Letter from Fukushima: A Vietnamese-Japanese Police Officer’s Account

Letter from Fukushima: A Vietnamese-Japanese Police Officer’s Account

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Editor’s note: This letter, written by a Vietnamese immigrant working in Fukishima as a policeman to a friend in Vietnam, has been circulating on Facebook among the Vietnamese diaspora. It is an extraordinary testimony to the strength and dignity of the Japanese spirit, and an interesting slice of life near the epicenter of Japan’s current crisis, the Fukushima nuclear power plant. It was translated by NAM editor, Andrew Lam, author of East Eats West: Writing in Two Hemispheres. His first book, Perfume Dreams, Reflections on the Vietnamese DIaspora won a 2006 Pen Award. 

 
 
Brother,

How are you and your family? These last few days, everything was in chaos. When I close my eyes, I see dead bodies. When I open my eyes, I also see dead bodies. Each one of us must work 20 hours a day, yet I wish there were 48 hours in the day, so that we could continue helping and rescuing folks.
 
We are without water and electricity, and food rations are near zero. We barely manage to move refugees before there are new orders to move them elsewhere.
 
I am currently in Fukushima, about 25 kilometers away from the nuclear power plant. I have so much to tell you that if I could write it all down, it would surely turn into a novel about human relationships and behaviors during times of crisis.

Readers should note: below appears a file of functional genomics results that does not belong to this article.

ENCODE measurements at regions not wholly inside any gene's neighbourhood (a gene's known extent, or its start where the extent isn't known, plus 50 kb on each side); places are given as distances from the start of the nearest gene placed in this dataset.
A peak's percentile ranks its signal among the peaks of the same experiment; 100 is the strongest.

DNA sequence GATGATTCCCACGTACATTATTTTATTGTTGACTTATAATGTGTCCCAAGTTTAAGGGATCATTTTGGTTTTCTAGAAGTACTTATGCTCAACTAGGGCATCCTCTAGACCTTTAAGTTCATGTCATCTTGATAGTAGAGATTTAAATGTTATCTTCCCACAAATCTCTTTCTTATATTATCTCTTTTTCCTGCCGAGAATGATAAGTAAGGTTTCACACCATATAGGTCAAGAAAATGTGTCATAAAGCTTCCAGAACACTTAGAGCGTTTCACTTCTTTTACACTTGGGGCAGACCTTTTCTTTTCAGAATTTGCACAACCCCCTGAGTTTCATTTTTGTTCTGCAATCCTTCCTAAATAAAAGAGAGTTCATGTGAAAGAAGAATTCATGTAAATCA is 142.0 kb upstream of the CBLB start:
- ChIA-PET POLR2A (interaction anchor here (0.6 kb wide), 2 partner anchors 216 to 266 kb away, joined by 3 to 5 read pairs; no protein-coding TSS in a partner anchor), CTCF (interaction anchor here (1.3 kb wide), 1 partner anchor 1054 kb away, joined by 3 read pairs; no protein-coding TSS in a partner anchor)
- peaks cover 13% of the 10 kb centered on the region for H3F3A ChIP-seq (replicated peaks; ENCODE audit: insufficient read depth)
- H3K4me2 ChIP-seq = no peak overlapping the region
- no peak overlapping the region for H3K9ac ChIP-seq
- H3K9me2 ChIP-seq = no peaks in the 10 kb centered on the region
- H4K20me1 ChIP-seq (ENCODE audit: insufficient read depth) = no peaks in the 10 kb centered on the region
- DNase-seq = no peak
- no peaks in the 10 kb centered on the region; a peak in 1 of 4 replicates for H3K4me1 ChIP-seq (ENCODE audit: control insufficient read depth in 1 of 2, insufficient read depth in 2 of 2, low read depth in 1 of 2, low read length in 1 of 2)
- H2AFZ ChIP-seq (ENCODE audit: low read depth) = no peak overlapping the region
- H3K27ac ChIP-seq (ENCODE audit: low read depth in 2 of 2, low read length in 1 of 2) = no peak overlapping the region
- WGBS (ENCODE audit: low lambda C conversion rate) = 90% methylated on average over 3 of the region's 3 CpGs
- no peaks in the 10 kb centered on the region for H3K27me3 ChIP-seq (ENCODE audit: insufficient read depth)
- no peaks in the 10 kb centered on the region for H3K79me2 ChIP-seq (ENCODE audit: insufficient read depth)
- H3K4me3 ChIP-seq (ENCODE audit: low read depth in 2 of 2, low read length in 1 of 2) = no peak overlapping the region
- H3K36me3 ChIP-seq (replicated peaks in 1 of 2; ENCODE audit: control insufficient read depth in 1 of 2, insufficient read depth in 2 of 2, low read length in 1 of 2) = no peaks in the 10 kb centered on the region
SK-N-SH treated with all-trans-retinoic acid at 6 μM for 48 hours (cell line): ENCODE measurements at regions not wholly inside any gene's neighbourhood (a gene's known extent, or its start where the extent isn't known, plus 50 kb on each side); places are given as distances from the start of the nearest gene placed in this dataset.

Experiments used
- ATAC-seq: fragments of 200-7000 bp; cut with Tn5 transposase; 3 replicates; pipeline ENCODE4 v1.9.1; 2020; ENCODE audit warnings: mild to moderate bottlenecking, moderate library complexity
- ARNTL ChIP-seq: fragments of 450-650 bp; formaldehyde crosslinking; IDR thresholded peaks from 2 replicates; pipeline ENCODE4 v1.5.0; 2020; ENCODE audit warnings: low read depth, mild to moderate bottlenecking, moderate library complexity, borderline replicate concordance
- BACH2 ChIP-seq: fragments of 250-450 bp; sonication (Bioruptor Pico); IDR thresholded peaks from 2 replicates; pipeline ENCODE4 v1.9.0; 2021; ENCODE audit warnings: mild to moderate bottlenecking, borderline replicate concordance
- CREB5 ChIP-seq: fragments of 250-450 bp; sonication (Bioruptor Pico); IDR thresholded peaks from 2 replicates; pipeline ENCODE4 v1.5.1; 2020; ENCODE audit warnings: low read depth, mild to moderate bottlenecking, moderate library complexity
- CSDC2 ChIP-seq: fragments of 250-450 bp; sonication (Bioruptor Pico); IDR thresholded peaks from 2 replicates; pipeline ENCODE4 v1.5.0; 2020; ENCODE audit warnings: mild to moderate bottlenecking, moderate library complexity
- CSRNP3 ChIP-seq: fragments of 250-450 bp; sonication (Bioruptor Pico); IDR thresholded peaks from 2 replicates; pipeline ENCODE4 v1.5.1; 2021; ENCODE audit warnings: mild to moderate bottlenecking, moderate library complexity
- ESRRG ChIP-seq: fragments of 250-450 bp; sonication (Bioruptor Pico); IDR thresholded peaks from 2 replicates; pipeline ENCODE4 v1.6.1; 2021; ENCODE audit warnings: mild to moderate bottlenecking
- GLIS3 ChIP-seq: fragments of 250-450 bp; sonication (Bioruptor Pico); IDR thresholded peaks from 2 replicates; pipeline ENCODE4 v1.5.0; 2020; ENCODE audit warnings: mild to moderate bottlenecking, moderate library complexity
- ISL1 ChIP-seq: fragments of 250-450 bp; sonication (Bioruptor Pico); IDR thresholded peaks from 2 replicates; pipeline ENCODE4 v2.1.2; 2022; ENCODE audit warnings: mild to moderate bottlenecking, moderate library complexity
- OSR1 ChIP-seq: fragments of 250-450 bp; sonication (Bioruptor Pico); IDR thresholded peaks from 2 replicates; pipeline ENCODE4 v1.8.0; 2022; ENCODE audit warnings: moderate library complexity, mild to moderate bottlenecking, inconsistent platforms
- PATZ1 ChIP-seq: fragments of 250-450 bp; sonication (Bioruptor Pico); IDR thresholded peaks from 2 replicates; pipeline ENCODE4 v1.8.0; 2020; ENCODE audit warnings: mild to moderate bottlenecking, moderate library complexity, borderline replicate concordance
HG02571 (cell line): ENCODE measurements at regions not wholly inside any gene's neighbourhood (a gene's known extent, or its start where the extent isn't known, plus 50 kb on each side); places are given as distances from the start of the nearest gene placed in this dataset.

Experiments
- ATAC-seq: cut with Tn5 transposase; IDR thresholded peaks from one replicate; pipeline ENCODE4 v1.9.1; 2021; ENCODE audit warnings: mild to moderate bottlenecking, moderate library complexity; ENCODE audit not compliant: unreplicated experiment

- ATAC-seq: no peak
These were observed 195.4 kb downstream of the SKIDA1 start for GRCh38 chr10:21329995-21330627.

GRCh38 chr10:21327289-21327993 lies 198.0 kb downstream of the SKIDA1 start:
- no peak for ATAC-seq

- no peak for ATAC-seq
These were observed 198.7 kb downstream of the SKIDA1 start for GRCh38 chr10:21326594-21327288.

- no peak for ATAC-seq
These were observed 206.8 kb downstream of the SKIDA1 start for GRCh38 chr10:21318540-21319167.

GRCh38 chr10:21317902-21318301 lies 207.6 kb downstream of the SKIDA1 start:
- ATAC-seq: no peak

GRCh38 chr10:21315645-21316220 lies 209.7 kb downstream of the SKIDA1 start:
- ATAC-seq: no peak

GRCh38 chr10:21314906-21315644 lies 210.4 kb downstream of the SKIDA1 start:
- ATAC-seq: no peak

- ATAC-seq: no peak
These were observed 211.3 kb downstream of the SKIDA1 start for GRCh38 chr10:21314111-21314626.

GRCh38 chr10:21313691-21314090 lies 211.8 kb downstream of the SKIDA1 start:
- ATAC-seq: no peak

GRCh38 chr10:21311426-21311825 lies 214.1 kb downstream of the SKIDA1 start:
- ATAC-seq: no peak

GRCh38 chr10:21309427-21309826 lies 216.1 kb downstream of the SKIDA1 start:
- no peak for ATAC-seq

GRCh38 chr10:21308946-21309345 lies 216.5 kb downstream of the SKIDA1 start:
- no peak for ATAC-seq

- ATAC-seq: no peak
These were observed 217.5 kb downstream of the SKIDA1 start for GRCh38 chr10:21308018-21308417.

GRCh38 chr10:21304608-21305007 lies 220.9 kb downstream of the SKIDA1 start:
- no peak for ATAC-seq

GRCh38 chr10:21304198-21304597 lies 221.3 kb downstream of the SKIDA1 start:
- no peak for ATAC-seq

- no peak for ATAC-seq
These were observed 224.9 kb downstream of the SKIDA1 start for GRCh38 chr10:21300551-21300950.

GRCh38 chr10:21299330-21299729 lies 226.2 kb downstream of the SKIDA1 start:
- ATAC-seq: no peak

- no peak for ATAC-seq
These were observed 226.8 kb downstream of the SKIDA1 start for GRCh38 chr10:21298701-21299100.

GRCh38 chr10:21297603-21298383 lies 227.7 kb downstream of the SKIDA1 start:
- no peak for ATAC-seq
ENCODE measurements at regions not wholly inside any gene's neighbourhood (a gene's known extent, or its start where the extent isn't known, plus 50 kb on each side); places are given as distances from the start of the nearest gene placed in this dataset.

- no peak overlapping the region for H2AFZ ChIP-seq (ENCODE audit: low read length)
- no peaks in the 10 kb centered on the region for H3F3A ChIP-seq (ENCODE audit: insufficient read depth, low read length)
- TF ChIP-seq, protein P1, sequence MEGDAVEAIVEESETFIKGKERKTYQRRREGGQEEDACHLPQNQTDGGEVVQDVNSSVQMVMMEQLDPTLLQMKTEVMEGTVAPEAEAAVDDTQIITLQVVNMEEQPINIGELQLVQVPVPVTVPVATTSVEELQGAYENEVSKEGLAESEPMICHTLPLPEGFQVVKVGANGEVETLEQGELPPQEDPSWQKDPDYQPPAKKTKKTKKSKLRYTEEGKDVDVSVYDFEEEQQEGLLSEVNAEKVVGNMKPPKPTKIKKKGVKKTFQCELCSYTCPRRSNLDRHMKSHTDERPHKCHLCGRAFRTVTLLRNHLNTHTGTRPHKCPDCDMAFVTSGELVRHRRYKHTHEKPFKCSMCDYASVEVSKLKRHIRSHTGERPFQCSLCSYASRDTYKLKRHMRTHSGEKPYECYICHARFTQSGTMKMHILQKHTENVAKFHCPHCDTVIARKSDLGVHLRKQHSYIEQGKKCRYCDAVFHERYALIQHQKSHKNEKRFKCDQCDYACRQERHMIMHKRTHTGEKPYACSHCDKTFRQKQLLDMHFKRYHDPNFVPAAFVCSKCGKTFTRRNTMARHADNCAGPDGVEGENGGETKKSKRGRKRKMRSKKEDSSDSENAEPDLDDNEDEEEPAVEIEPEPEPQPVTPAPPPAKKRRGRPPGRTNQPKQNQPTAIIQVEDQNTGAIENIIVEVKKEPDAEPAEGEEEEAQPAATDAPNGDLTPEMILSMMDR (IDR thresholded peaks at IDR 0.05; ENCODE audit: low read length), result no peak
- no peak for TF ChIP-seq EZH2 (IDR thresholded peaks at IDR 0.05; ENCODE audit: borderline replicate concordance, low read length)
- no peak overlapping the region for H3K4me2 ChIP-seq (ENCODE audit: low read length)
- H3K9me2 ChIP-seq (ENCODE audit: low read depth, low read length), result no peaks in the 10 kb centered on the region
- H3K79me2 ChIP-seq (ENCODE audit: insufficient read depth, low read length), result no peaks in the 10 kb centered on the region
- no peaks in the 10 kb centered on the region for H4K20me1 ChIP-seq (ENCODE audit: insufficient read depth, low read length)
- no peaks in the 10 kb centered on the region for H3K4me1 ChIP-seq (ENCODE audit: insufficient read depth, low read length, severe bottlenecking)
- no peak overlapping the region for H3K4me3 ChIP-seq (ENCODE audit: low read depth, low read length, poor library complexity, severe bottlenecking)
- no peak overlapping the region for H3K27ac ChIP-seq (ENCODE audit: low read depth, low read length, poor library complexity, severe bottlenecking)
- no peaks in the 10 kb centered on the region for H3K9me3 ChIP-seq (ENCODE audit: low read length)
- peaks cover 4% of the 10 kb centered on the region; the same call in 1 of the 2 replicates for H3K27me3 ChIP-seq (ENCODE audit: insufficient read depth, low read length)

The other day I ran into a Vietnamese-American. His name is Toan. He is an engineer working at the Fukushima 1 nuclear plant, and he was wounded right at the beginning, when the earthquake struck. With the chaos that ensued, no one helped him communicate with his family. When I ran into him I contacted the US embassy, and I have to admit that I admire the Americans’ swift action: They sent a helicopter immediately to the hospital and took him to their military base.
 
But the foreign students from Vietnam are not so lucky. I still haven't received news of them. If there were exact names and addresses of where they work and so on, it would be easier to discover their fate. In Japan, the police do not keep accurate residential information the way they do in Vietnam, and privacy law here makes it even more difficult to find.